The rate of inflation remained at 10.6% in February, unmoved from January, with marginal price movements of various goods and services between the two months, a Statistics Botswana report released today indicates.
The current inflation rate represents the highest level since March 2009 and has been driven by a range of increases in administered prices last year, in particular, fuel prices which rose five times in 2021.
In its last review in late February, the Bank of Botswana (BoB) said inflation is projected to fall from the second quarter of 2022 and revert to within the target range of between three and six percent, from the third quarter of 2022.
“This would be mainly on account of the dissipating impact of the upward adjustment in VAT and administered prices during 2021, from the inflation calculation,” BoB governor, Moses Pelaelo said. “Together, these contributed 5.9 percentage points to headline inflation in 2021.”
The governor however said the risks to the inflation outlook were skewed to the upside and include a potential increase in international commodity prices beyond current forecasts, the persistence of supply and logistical constraints due to lags in production, geopolitical tensions and an uncertain COVID-19 profile. In addition, domestic risk factors relating to regular annual price adjustments, short-term unintended consequences of horticultural import restrictions and the second-round effects of recent increases in administered prices, could push inflation beyond current forecasts.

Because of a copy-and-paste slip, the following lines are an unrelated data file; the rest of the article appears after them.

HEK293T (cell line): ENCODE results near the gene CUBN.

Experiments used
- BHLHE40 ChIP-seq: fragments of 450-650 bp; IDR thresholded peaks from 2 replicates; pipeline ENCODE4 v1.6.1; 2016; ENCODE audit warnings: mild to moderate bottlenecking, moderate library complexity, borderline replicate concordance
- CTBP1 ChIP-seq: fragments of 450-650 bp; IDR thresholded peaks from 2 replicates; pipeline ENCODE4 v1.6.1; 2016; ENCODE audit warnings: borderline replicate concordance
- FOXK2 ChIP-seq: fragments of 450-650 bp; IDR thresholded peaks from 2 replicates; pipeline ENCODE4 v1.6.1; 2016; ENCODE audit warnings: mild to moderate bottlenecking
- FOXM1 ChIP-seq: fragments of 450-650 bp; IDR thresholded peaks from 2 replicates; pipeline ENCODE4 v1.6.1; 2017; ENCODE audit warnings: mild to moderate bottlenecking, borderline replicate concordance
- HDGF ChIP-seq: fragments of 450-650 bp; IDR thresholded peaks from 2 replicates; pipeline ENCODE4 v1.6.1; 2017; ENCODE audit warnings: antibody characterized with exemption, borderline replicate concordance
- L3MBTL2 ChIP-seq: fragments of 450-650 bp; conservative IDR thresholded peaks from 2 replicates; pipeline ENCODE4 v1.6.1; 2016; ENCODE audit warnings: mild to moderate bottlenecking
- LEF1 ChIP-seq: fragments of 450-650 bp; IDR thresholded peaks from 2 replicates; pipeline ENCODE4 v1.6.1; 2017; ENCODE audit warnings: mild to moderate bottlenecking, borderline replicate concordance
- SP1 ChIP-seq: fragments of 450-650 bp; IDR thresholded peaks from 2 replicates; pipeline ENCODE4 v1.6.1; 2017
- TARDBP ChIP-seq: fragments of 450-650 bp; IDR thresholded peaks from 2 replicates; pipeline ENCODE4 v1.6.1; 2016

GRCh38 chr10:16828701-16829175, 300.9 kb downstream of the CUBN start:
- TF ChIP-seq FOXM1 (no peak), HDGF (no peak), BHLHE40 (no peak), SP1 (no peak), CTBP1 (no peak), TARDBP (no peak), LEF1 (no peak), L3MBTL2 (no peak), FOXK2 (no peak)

Fuel prices, in particular, are already under pressure as the Russian invasion of Ukraine has led to the spiralling prices of global crude oil prices. The Botswana Energy Regulatory Authority last week said even before the recent jump in global oil prices, local pump prices were significantly below the cost of importing the commodity, despite the series of upward reviews last year.
For consumers, inflation ate into disposable incomes throughout last year and weakened their ability to rebound from the COVID-19 induced economic distress. According to Statistics Botswana’s latest data, in the 12 months to February 2022, prices associated with the operation of personal transport rose by about 44%.
Over the same period, food and non-alcoholic beverage prices rose by about seven percent, while within that, prices of oils and fats increased by 28.4%.
Meanwhile, electricity tariffs are due to rise again in April, while the Botswana Housing Corporation is also expected to implement the second phase increase in its rentals around the same time.